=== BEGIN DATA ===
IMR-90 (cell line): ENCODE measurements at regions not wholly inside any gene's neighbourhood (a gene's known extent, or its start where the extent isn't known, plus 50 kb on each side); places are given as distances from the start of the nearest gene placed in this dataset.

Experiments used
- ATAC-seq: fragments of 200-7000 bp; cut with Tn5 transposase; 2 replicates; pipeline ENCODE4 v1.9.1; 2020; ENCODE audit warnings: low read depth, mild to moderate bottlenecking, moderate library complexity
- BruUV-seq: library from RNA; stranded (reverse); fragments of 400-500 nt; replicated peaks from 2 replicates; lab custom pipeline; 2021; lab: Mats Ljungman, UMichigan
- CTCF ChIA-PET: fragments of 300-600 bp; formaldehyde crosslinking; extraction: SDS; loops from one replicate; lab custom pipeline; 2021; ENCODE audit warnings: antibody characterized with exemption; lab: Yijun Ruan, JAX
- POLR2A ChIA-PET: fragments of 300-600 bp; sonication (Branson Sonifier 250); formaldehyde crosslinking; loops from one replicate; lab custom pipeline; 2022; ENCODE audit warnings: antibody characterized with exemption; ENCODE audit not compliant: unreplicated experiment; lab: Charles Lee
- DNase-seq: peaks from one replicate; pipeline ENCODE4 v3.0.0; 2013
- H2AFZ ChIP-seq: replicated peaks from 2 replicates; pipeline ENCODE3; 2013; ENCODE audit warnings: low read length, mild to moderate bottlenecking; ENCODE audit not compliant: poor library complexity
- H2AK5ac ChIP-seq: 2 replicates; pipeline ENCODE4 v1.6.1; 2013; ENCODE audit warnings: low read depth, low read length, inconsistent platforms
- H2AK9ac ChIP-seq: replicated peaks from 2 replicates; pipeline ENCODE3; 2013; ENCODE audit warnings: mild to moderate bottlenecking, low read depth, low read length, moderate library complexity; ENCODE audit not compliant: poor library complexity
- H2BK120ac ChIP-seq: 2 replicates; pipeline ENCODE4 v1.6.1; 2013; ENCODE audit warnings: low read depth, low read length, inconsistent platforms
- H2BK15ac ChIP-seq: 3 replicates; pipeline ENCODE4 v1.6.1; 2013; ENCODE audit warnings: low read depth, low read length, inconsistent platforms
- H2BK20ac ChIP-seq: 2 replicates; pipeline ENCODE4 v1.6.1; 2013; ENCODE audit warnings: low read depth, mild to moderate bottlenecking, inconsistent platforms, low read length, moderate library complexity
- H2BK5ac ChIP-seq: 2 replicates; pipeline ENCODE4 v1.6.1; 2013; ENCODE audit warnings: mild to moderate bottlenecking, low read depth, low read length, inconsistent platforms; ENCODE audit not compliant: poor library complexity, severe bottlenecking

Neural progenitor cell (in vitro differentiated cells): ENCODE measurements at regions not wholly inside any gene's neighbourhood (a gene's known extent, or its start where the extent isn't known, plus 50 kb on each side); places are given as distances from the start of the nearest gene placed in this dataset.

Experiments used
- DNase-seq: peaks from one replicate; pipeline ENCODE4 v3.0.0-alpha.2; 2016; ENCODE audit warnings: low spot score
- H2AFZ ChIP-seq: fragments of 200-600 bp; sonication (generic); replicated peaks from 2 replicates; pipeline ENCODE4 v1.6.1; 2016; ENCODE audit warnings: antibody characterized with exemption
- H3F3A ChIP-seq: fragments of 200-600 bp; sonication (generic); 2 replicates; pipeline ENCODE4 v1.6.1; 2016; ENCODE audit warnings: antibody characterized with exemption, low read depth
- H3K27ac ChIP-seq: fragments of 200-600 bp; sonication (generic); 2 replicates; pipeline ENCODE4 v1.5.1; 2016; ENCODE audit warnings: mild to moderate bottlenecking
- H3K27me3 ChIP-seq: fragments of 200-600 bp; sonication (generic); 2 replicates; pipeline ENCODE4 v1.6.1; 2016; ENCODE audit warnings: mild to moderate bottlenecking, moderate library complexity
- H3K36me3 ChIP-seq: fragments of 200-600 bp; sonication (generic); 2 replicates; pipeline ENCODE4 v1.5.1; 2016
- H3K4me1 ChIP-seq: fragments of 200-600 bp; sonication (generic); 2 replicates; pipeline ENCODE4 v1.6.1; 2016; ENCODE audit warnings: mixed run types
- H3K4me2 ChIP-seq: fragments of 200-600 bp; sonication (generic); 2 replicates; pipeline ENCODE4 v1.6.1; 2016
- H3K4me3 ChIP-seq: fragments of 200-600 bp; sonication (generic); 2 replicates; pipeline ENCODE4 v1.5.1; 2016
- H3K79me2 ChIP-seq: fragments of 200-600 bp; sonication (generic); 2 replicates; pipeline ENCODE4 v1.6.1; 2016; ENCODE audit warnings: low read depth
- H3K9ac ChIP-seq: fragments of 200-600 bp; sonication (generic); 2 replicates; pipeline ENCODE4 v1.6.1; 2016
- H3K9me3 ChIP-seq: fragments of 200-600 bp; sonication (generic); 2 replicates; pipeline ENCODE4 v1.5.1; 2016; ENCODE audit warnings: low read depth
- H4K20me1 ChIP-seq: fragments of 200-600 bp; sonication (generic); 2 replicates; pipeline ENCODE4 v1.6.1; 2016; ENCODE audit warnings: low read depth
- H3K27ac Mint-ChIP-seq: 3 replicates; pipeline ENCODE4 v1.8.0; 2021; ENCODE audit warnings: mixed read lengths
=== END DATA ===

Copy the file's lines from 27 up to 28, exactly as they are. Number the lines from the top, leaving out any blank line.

- H3K9ac ChIP-seq: fragments of 200-600 bp; sonication (generic); 2 replicates; pipeline ENCODE4 v1.6.1; 2016
- H3K9me3 ChIP-seq: fragments of 200-600 bp; sonication (generic); 2 replicates; pipeline ENCODE4 v1.5.1; 2016; ENCODE audit warnings: low read depth